Gerrymandering means voters get fewer options at the ballot box. When politicians draw district lines that protect their seats, it makes it even harder for third-party and independent candidates to run against incumbents and win. In the 2016 general election, incumbents ran unopposed in almost half of PA House and Senate races. In the 2014 election that number was even higher: 58%.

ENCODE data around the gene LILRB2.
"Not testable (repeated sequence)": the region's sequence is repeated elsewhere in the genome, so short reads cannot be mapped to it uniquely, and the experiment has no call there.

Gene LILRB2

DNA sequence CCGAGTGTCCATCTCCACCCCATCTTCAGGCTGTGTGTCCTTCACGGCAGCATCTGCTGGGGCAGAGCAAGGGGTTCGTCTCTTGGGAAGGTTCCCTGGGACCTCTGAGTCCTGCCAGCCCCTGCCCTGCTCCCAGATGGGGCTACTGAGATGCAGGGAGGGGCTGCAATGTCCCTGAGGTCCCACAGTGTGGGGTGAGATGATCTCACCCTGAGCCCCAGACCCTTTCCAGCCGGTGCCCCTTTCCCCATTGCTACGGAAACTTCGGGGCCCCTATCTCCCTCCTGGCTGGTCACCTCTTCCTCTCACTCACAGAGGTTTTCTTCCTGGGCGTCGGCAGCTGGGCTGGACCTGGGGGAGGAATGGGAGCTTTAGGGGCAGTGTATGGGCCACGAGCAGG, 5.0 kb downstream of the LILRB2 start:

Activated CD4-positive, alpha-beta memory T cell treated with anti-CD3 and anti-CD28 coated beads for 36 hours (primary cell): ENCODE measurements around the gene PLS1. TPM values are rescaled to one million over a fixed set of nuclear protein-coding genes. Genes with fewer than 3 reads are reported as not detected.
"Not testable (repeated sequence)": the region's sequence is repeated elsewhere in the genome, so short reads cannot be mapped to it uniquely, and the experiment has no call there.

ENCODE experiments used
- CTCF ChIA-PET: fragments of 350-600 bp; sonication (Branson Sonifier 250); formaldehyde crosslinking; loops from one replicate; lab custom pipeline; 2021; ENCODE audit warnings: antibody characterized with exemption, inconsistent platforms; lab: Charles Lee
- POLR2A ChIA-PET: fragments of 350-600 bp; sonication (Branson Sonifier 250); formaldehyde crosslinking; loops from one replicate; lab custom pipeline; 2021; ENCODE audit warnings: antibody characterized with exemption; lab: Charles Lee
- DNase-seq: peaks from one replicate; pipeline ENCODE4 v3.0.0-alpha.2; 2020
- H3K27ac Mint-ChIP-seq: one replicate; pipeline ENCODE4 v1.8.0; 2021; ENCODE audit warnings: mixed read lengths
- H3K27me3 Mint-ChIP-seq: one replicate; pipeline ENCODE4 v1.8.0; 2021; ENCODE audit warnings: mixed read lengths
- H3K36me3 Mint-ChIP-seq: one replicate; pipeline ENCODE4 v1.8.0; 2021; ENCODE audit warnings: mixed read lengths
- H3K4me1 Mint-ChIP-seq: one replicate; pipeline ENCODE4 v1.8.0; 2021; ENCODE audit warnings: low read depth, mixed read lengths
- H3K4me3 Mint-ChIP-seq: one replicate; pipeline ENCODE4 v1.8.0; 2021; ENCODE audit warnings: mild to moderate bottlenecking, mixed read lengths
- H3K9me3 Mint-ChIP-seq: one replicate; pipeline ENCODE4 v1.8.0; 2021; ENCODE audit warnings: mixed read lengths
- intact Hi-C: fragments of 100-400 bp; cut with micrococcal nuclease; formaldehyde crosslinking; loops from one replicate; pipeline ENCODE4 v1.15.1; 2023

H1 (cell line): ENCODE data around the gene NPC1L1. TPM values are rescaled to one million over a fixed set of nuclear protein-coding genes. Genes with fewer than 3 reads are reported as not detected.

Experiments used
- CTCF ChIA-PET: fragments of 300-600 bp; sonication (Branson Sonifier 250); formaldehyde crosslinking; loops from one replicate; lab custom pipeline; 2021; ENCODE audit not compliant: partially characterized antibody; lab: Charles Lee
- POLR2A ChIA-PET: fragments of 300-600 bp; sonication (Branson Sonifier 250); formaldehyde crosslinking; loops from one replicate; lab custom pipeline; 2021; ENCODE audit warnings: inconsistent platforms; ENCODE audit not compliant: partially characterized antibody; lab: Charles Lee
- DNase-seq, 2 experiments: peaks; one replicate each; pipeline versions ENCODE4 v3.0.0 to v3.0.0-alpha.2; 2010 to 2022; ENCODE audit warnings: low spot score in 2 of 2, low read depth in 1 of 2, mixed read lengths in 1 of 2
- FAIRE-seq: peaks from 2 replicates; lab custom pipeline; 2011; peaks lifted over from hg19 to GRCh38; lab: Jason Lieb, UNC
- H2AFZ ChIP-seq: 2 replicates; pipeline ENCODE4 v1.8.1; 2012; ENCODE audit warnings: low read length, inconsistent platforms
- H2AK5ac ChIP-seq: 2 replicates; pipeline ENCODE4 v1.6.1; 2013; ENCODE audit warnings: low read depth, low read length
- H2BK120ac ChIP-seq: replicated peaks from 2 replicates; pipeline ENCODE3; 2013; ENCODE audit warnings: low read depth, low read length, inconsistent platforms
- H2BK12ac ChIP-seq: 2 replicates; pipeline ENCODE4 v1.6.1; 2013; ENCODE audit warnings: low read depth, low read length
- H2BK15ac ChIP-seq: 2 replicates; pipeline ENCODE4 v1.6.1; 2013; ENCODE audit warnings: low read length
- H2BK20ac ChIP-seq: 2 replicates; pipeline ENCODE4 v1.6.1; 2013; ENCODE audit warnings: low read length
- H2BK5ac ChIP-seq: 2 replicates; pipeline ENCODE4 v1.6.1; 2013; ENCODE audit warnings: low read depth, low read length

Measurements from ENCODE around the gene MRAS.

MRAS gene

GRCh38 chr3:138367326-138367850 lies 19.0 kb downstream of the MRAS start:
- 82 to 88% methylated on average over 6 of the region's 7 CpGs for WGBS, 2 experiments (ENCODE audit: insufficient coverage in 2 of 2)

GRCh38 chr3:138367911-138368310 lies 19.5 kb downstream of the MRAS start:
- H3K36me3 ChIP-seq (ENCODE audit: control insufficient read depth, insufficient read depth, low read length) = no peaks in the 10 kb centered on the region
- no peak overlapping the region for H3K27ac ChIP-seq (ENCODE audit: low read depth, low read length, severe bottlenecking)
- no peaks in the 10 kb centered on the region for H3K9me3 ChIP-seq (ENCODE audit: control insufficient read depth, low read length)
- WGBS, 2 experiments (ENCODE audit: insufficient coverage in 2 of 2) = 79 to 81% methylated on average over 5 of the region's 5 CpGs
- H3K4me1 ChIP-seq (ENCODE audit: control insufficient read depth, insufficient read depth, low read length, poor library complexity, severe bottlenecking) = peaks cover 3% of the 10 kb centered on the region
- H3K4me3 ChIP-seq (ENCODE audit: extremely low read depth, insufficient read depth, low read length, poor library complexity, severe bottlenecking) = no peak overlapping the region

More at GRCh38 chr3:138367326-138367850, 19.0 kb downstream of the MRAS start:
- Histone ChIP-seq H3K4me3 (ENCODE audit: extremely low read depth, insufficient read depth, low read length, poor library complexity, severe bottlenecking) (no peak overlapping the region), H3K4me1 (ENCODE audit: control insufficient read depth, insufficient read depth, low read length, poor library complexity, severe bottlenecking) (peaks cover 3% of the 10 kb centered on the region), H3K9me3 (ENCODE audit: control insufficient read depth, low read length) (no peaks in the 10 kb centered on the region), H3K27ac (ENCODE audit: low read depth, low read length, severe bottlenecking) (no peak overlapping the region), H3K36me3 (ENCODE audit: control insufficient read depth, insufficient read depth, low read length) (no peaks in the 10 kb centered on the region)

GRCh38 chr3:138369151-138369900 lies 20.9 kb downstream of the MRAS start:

Pennsylvania policy, to date, has effectively locked out third-party and independent voters through closed primaries, gerrymandered districts and campaign finance laws that allow undue outside influence. Redistricting reform won’t entirely fix that, but would at least give third-party and independent voters a say in how the lines are drawn. That, in turn, would open the door to more competitive elections and would provide a first step toward greater responsiveness to new voices and alternative points of view.